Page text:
ERIC Number: ED276439
Record Type: RIE
Publication Date: 1986-Oct
Problem Solving with Generic Algorithms and Computers.
Success in using a computer in education as a problem-solving tool requires a change in the way of thinking or of approaching a problem. An algorithm, i.e., a finite step-by-step solution to a problem, can be designed around the data processing concepts of input, processing, and output to provide a basis for classifying problems. If educators concentrate on the how to, rather than on the correctness of the results, computers in the classroom can speed up the testing of specific algorithms. Developing an adequate, workable algorithm requires the critical steps of precisely defining the problem; careful attention to clarity, detail, and sequence; and a knowledge of the problem in order to explain the phases and smaller steps needed to solve the problem. The concepts of pseudocode and flowcharting standardize, solidify, and simplify the entire process. The ability to classify problems into one of three general categories (narratives, computational/verbal, and inputs/outputs) provides researchers with the framework upon which to build new and refine existing algorithms. Suggestions for the problem definition phase and an outline for this presentation are included. (DJR)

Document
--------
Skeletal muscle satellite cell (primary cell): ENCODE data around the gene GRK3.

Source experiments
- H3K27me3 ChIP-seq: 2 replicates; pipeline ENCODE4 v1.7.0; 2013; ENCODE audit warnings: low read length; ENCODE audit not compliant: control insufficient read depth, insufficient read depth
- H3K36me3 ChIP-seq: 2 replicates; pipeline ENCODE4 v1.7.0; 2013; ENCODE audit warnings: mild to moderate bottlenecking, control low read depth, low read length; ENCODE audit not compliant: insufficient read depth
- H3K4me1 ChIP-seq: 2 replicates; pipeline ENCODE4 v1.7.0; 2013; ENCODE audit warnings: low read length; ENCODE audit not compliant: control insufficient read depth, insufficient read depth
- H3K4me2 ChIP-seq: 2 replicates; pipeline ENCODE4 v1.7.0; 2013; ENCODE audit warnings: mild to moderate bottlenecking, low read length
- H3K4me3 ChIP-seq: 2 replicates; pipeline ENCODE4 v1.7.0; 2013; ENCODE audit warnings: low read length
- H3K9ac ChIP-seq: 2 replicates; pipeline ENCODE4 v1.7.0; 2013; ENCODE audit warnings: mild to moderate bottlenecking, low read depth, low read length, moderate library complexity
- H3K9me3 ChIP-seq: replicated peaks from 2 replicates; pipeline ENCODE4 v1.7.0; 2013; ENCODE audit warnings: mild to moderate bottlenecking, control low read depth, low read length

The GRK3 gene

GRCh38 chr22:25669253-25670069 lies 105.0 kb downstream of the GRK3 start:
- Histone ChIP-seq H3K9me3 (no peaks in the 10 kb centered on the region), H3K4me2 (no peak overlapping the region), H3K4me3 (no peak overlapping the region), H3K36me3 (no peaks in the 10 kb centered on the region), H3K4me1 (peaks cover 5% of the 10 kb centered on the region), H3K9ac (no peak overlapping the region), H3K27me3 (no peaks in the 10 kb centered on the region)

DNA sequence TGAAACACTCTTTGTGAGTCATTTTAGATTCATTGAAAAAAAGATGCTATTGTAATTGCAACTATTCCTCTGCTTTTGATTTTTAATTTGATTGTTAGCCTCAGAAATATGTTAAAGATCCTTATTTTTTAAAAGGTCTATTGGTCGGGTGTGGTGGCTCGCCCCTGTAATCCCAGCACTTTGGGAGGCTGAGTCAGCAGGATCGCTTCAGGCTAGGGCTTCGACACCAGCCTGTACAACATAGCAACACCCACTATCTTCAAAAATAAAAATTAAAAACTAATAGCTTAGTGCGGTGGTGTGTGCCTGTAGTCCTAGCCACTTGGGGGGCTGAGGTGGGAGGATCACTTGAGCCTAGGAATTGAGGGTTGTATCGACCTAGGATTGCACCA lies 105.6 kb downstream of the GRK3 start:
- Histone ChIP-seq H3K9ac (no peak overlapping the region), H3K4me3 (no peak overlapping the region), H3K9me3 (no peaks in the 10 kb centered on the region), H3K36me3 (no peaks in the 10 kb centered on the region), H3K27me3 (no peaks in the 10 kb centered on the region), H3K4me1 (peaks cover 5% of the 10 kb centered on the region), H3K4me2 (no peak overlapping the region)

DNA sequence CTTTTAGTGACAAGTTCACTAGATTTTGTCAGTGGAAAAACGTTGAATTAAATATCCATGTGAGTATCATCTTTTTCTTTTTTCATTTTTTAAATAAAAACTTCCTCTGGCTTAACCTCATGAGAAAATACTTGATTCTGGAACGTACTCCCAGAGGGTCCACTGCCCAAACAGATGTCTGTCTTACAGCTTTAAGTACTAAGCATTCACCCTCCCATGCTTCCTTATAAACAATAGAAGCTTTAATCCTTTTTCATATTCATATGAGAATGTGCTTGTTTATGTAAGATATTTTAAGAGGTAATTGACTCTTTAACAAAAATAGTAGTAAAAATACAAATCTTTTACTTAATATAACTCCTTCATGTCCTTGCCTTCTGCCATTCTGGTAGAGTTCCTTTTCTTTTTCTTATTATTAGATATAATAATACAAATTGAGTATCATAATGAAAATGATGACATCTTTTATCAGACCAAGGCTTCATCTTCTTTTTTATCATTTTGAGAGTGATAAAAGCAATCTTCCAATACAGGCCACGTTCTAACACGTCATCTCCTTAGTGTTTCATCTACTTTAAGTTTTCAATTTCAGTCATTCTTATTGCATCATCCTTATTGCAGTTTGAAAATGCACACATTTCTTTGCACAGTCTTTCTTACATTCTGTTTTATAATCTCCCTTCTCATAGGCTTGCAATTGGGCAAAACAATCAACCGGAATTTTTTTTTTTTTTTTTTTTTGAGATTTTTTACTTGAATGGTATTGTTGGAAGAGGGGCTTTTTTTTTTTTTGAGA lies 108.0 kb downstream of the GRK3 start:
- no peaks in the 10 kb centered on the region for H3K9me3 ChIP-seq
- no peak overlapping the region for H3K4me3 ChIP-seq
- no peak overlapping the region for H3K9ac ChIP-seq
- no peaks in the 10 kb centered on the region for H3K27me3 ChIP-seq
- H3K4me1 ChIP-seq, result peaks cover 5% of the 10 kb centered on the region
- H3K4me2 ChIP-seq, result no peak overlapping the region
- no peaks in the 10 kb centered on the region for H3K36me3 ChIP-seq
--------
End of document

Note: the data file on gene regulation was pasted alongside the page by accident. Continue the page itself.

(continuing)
Publication Type: Opinion Papers; Speeches/Meeting Papers
Education Level: N/A
Authoring Institution: N/A
Note: In: Thinking across the Disciplines. ISII 1986. Proceedings of the Annual Conference of the International Society for Individualized Instruction (15th, Atlanta, Georgia, October 9-11, 1986); see IR 012 493.